Social observers Karen Lindsey and Jonathan Gathorne-Hardy see this phenomenon of "friends as family" as the wave of the future. But as we have seen, it might equally be regarded as the wave of the past re-establishing itself after a brief apparent absence during the 1950s. For most of the past two centuries, with the exception of that brief but crucial period of slightly more than a decade, the "traditional" family has been merely one of a number of possible household units, all of which have been common. It may be useful at this point to repeat the admonition of Levitan and Belous that "with diminished social pressures to follow any one pattern, a good portion of the reported increase in this behavior [unconventional family types] may represent only the increased willingness of people to be open about what has always taken place."
But of course such increased openness can only serve to encourage those who waver between following established social practice despite the fact that they find it unrewarding and doing their own things, unconventional though those things may be. Inevitably, some of the apparent increase in unconventional family life that we seem to see all around us is new, is a real increase. It is the natural tendency of market economies to gradually increase the personal wealth of almost all who participate in their operation. And increased personal wealth means wider personal choice-in the current vernacular, more options. So it is that as per capita income has grown in our country, it has become increasingly possible for more and more people to live in untraditional households. The expanding market for goods and services has led to the establishment of an expanded market for types of families. And the majority of Americans have voted with their feet and their pocketbooks and their hearts for untraditional family lives.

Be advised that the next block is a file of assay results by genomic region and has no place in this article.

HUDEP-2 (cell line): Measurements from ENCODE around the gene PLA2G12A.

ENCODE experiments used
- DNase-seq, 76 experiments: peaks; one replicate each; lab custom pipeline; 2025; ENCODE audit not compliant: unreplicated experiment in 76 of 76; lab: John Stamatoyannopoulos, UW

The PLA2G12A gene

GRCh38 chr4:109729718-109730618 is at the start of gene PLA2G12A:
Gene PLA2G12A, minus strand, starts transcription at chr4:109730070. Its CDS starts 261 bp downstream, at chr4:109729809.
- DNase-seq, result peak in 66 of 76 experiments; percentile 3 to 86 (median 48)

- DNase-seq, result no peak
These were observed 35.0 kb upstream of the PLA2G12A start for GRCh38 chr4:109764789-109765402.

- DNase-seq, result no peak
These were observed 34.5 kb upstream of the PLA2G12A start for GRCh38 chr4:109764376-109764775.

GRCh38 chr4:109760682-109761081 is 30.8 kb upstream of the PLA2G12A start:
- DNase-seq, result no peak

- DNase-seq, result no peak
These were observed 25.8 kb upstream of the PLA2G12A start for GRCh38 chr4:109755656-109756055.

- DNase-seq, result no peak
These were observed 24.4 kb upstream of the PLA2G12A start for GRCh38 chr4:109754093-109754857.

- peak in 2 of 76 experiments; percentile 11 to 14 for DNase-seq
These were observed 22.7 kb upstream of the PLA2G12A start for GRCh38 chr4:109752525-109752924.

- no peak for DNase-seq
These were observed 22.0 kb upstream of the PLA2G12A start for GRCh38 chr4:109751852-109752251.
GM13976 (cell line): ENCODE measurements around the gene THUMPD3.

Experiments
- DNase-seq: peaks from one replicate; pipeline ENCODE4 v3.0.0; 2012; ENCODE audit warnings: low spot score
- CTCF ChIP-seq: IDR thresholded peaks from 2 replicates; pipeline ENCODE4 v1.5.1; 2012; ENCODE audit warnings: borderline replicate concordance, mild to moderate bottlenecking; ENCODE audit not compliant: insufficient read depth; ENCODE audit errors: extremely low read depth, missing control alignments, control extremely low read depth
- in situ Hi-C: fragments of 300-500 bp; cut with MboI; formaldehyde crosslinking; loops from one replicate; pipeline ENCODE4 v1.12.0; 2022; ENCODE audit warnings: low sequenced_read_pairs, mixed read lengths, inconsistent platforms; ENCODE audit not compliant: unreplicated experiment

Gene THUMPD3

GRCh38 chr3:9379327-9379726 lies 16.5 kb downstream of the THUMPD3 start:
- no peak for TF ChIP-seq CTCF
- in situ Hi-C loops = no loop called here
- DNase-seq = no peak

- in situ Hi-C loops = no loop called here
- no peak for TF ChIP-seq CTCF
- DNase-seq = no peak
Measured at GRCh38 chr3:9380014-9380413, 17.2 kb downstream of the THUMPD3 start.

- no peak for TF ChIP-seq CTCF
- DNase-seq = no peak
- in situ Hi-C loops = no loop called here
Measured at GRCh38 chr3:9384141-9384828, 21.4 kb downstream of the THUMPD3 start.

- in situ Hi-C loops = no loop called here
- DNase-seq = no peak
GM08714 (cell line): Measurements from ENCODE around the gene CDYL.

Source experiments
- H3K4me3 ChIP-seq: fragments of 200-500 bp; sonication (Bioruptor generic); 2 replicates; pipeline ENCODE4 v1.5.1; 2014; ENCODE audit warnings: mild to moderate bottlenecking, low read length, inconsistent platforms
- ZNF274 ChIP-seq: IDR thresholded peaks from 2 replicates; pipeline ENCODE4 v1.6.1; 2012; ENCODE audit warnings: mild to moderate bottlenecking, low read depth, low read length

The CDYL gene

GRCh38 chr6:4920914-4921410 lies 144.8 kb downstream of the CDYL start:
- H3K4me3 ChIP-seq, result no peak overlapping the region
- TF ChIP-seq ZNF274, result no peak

And what should be the role of government in all this? There is widespread consensus that it should be an active one. Letty Cottin Pogrebin speaks for the political left, but no right-wing defender of the family would disagree with her when she writes, "Families might be less sophisticated political activists than the farm or tobacco lobby... but who's to claim families are not more entitled to federal supports and subsidies?" No, the only real argument between the liberals and the conservatives when it comes to government family policy is over which kind of family should be singled out for benefit-traditional families or untraditional families. The reactionary right would have government set up incentives so that Americans who opted for traditional family life would be rewarded, often at the expense of those who prefer untraditional family life. The liberal left would have government subsidize untraditional family life, often at the expense of those who prefer traditional family life.
I say a pox on both their houses. To each his or her own. Let government adopt a family policy of laissez-faire. Let each man and woman, and to the extent that it is feasible each child, do what he or she wants. They have, all of them, the inestimable advantage of knowing much better than any government bureaucrat exactly what they want, and what price they are willing to pay to get it.
Reason contributing editor Jeff Riggenbach lives with his wife and two children in Oakland, California.